“Pissed. I have never been so cold. Neither of us have any more layers to put on. I can’t wait to crawl into a warm home. 2.5 knots into a 15 knot head wind. Why are we even trying? We should turn around. But the thought of backtracking drives me insane. Bad attitude today.”

“We spend the morning whining and bitching, which ultimately made it hilarious because we both know that we don’t have a damn thing to actually whine or bitch about.”

“We tacked back and fourth until were got so frustrated we full throttled dead into the wind and waves to make it to Blind River. We are so stupid.”

“My face is burning. My finger and toes and are in the de-numbing tingling phase. I am done.”

“Katie got so pissed at me when we walked into the town of Blind River. She is scary when she is pissed, and not worth arguing with. It all had to do with “who had the right directions to get into town.” She thought she was right, I thought I was right, and when I was trying to make light of the situation she said she didn’t want to talk about it anymore. But the way in which the words came out of her mouth, “I don’t want to talk about it anymore” was like a gun shot to the chest. We can’t get along all the time. This is the final stretch. We are bound to break at some point”




“The sky is icy blue, not a cloud in it. The breeze is on the nose again but no stronger than I could push air out of my own lungs. We are both dressed like we are about to go flying down a ski hill. If I close me eyes I am on a chairlift, but I left my mittens at home.”

“We don’t sleep anymore. We have become goo brains whose minds are running marathons through deserts, mountains, and valleys and apparently Great Lakes.”

“Only a matter of hours until we cross the imaginary line that separates two countries.”

Patrick is driving today. I am so cozy in the cockpit after bringing my entire bed outside. Both of us have a book in hand, and feel the need to be nowhere else. If I am not okay with anything, it is that I have spent my last days unable to talk myself out of a crappy attitude. Look at where I am.”

“I think every day that I write I contradict myself. I make no sense. No wonder men have such a hard time understanding women.”


“The customs man showed up in his combat boots and gun on his hip. If not for his costume he would come across as a very nice man, but the suit beefs him up to be a tough action figure. He didn’t go anywhere besides the cockpit. I was nervous he was going to inspect the plumbing. It’s been broken for some time. If we were to get hit with a ticket for that, it’s on me because I am technically the plumber in this here house.”


“Less than 100 miles from crossing our wake and we are stuck in a town called DeTour, Michigan. How Ironic” – Katie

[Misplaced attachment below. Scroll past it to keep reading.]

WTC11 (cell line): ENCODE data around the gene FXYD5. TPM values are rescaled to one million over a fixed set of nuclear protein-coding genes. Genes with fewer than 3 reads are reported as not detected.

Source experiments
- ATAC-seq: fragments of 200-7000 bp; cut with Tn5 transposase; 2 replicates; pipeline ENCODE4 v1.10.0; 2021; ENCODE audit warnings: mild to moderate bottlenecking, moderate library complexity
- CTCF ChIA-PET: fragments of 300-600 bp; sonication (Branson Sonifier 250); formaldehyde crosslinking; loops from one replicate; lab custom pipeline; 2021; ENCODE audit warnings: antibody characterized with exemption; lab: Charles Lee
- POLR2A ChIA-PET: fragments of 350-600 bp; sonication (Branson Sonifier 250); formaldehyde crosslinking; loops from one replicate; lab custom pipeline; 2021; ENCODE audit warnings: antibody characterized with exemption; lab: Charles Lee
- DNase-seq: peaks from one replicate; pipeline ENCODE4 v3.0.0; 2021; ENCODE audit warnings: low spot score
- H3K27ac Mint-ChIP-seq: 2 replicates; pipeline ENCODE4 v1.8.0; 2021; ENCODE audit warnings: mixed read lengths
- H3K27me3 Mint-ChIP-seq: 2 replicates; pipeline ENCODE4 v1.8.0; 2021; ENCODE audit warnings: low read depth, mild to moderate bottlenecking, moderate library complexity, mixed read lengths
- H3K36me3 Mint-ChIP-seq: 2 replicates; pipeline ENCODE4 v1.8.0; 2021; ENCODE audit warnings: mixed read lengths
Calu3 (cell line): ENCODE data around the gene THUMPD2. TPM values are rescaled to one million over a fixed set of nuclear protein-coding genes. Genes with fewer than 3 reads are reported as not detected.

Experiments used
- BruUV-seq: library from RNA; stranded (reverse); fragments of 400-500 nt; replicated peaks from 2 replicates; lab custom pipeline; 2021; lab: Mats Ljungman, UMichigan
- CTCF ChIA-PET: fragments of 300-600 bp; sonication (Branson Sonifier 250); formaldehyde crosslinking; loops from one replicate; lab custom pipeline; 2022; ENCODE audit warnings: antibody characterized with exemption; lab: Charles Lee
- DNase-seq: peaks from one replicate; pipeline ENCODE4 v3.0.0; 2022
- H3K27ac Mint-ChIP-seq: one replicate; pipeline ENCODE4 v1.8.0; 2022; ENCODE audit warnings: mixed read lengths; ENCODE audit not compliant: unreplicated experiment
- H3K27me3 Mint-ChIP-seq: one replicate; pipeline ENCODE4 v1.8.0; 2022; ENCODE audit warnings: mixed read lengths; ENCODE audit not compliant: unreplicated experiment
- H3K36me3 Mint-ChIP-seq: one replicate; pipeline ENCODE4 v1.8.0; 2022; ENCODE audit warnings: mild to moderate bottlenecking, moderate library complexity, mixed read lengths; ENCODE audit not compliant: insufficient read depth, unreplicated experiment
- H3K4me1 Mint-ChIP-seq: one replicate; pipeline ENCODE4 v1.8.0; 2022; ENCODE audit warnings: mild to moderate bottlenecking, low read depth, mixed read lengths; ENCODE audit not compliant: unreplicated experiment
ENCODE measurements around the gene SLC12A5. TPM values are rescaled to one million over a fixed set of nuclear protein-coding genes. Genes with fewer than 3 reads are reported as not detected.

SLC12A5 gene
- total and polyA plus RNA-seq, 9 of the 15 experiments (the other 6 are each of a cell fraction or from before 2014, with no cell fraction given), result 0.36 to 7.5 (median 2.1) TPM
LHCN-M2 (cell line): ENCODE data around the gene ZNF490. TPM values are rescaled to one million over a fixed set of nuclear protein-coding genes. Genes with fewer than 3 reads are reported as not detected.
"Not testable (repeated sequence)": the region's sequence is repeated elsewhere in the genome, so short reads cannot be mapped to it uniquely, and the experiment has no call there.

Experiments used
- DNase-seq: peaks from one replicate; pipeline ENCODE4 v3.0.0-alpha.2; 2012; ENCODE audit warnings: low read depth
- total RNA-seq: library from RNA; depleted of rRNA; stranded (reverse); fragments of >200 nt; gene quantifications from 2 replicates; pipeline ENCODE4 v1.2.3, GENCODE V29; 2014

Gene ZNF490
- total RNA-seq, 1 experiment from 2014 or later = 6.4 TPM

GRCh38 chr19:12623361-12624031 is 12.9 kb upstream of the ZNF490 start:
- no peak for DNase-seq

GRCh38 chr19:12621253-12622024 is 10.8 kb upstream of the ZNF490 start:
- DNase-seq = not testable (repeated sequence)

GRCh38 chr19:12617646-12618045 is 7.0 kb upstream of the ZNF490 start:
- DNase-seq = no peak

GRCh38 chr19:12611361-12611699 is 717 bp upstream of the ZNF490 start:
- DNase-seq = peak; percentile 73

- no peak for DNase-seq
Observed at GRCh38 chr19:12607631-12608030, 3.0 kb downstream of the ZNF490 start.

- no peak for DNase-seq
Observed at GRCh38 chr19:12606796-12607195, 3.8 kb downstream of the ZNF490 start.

“Lake Huron was not welcoming this morning. The waves grew larger. The rain fell harder. The wind wanted us to stay in Canada. We were in no mood to experiment.”

“Every once and a while we make good decisions. Like to tie up here in DeTour. A thunderstorm kept us wide-eyed and wired for 4 hours and the thought of being anywhere but here was disturbing. It’s the loudest and most intense thunder I have heard since being in the Bahamas. Thunder crackled so loud I felt like I was laying inside an egg shell that could crack open at any moment.”

“Our goal is to make it to Mackinaw Island by Monday, where we will meet our mothers who will arrive via ferry. We have two days, and it looks as though a weather window will get us there with ease. I have not seen my Mom since Christmas. Enough stuff has happened between then and now it feels like years.”

“We were on 7 & 4 news last night in Michigan !!!!! What?!?!?!?!”



“Docked in Cedarville next to Uncle Dave and Aunt Connie. How wonderful it feels to reunite with these friends who helped us get ready for this trip since day one. I love them. Now I truly feel close to home.”

“Mother nature was so bi-polar yesterday. Waves. Rain. Fog. Sun. Heat. No rain. No clouds. Flat water. More rain. More waves. And then sun again. Mother Nature and I are on the same level – all over the freakin place.”

“At one point today we cruised at 6 knots, sails up, calm glassy rollers pushing us forward, warm air and sunshine. And for a moment, I never wanted it to end. I knew where I was, I knew who I was, I knew exactly what I wanted. It has been a long time since I had that feeling, I forgot it could exist.”

“The rain started falling. Hard. But it was warm rain. I turned the music up louder as the rain fell harder. I loved every drop.”

“Tomorrow, we get to see our MOMMIES !!!”


SEPTEMBER 1 // Mackinac Island

“We sailed into Mackinac at the exact same time our Mothers came flying in on the ferry. When we saw the ferry coming we turned around to parallel them. The moment we spotted two little ladies jumping up and down in the top deck flailing their arms, Katie and I both started jumping up and down laughing and crying at the same time. Within seconds the wake of the ferry rocked us so hard we both fell over and disappeared into the waves and laughed even harder. It never crossed my mind I might cry when seeing my Mom after all this time – but obviously her being there meant more to me than I realized. ”

“Only three days left.”

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We won a Grammy.